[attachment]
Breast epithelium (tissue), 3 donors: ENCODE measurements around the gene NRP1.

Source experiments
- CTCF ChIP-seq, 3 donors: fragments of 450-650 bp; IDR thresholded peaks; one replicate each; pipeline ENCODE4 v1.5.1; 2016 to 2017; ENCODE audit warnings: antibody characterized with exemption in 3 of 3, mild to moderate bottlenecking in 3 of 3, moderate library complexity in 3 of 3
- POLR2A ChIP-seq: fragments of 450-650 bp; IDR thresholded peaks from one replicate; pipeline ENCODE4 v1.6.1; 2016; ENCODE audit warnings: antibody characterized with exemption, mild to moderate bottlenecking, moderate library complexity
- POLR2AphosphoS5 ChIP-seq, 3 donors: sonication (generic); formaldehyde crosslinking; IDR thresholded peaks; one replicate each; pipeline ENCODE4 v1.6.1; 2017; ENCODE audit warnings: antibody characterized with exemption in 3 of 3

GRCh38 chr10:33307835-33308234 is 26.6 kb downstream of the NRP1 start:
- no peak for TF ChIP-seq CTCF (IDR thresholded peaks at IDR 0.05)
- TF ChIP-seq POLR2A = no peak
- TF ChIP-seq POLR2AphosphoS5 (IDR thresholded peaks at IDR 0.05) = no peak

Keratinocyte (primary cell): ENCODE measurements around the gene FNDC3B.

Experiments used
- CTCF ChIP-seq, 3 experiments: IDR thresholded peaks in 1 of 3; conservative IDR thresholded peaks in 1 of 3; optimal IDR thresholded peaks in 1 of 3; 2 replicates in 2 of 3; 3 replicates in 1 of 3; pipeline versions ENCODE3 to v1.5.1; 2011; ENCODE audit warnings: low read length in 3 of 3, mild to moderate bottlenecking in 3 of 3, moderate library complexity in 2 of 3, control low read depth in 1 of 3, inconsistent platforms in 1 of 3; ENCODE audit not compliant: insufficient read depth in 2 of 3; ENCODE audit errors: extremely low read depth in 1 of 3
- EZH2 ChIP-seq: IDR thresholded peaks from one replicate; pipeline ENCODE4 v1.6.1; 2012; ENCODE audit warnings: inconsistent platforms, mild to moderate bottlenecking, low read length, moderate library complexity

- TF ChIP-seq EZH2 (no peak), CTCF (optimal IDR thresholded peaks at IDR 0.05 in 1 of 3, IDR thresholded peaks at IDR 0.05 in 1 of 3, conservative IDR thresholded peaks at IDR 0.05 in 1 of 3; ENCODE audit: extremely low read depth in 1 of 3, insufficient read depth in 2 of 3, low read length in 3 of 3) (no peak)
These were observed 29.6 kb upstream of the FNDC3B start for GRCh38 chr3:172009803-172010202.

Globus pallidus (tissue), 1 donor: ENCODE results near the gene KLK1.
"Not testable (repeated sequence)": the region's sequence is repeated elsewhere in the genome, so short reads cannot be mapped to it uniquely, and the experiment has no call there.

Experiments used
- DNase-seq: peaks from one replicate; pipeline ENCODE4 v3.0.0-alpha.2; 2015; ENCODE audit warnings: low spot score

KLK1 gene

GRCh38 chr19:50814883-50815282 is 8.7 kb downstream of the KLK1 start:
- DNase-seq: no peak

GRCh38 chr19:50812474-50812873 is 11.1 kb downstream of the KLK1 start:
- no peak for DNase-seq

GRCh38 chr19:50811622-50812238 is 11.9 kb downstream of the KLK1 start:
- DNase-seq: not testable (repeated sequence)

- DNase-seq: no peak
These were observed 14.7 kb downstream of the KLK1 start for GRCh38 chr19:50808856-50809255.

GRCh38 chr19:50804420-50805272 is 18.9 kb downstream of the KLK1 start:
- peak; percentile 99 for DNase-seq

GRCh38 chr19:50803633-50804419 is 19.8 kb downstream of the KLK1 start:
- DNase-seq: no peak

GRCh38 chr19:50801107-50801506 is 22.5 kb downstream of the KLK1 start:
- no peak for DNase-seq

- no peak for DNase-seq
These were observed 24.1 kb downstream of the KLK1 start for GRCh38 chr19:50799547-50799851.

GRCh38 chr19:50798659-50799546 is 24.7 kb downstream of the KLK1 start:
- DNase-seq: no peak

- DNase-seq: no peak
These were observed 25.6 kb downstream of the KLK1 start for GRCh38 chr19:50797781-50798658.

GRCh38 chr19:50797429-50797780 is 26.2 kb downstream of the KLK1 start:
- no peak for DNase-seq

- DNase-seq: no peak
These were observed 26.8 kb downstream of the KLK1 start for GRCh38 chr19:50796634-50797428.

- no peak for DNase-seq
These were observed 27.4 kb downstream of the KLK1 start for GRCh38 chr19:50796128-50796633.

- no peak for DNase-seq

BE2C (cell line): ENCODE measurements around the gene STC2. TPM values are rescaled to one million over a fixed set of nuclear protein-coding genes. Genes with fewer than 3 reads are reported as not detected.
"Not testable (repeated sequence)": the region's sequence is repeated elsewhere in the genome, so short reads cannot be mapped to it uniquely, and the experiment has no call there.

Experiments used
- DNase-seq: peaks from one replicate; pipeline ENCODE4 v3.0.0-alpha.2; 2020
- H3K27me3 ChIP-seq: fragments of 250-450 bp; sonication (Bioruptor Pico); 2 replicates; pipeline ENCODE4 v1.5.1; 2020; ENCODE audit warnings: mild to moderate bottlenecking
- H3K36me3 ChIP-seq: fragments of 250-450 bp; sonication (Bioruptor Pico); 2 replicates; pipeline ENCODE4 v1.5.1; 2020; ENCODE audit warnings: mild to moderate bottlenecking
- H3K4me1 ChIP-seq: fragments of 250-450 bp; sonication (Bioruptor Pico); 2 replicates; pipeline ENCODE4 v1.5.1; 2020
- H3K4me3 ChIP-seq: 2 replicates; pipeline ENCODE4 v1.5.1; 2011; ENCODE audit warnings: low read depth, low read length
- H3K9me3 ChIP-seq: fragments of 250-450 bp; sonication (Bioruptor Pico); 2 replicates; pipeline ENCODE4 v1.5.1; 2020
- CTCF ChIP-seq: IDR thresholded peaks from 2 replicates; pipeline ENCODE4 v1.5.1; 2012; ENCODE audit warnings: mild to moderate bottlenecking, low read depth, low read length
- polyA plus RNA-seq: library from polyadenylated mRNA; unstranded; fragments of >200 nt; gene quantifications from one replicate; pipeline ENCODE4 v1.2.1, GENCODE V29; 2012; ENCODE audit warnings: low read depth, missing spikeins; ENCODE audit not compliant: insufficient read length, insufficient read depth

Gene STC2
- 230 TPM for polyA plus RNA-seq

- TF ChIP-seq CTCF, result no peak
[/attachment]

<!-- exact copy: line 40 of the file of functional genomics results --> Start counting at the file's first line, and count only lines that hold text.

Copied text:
These were observed 25.6 kb downstream of the KLK1 start for GRCh38 chr19:50797781-50798658.